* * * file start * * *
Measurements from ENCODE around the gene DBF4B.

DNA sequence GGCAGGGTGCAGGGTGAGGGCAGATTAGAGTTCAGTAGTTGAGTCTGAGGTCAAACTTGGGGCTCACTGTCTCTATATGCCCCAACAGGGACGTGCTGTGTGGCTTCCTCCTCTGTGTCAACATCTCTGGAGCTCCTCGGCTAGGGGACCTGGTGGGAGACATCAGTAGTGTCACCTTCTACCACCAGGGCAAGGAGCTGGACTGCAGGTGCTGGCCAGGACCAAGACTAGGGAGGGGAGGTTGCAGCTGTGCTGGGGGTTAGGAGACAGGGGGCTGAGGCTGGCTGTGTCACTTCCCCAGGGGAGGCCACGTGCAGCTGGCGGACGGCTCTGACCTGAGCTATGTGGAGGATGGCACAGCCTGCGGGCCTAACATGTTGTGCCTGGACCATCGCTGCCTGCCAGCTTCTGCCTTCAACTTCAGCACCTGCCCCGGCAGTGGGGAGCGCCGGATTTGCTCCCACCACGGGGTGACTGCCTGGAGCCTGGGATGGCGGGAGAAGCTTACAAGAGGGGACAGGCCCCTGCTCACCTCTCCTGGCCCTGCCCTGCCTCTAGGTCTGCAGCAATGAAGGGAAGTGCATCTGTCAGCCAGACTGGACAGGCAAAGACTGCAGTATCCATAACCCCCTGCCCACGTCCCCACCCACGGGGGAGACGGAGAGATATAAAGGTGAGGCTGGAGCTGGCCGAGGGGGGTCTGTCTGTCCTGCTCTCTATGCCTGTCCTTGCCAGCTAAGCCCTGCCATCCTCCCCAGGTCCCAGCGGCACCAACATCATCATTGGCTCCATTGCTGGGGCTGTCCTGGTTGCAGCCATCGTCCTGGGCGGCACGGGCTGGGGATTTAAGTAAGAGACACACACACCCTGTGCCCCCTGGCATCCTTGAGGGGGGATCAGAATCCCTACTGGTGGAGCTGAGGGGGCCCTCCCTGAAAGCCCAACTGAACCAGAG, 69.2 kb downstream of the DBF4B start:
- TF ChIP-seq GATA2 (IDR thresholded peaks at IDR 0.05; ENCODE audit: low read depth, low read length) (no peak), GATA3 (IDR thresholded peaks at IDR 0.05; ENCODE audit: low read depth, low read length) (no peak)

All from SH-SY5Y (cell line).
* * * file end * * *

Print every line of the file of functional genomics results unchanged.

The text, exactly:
Measurements from ENCODE around the gene DBF4B.

DNA sequence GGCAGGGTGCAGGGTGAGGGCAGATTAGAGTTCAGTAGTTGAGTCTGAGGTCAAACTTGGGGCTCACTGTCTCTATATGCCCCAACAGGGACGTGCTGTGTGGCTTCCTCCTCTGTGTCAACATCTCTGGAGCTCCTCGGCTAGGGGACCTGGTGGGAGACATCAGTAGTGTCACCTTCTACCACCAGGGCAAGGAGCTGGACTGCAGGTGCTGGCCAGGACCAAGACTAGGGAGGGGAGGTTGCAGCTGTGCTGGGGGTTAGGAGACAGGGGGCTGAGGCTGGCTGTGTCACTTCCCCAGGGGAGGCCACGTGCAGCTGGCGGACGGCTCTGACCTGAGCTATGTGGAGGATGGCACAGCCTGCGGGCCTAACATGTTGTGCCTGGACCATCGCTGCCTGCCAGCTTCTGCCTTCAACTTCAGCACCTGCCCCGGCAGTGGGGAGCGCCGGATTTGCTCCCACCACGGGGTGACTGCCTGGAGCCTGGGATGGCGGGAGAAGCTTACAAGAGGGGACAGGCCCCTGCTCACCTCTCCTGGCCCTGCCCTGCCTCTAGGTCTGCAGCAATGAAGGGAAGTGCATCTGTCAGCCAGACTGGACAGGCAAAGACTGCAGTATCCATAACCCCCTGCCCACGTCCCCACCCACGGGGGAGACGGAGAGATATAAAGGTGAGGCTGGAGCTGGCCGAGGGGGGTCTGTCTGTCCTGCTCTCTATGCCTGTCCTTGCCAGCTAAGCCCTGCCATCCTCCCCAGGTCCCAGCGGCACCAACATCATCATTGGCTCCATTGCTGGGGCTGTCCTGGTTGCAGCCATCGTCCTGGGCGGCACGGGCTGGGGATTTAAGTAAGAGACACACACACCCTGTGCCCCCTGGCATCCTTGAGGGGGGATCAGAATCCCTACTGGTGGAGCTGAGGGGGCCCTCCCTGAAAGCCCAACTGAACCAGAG, 69.2 kb downstream of the DBF4B start:
- TF ChIP-seq GATA2 (IDR thresholded peaks at IDR 0.05; ENCODE audit: low read depth, low read length) (no peak), GATA3 (IDR thresholded peaks at IDR 0.05; ENCODE audit: low read depth, low read length) (no peak)

All from SH-SY5Y (cell line).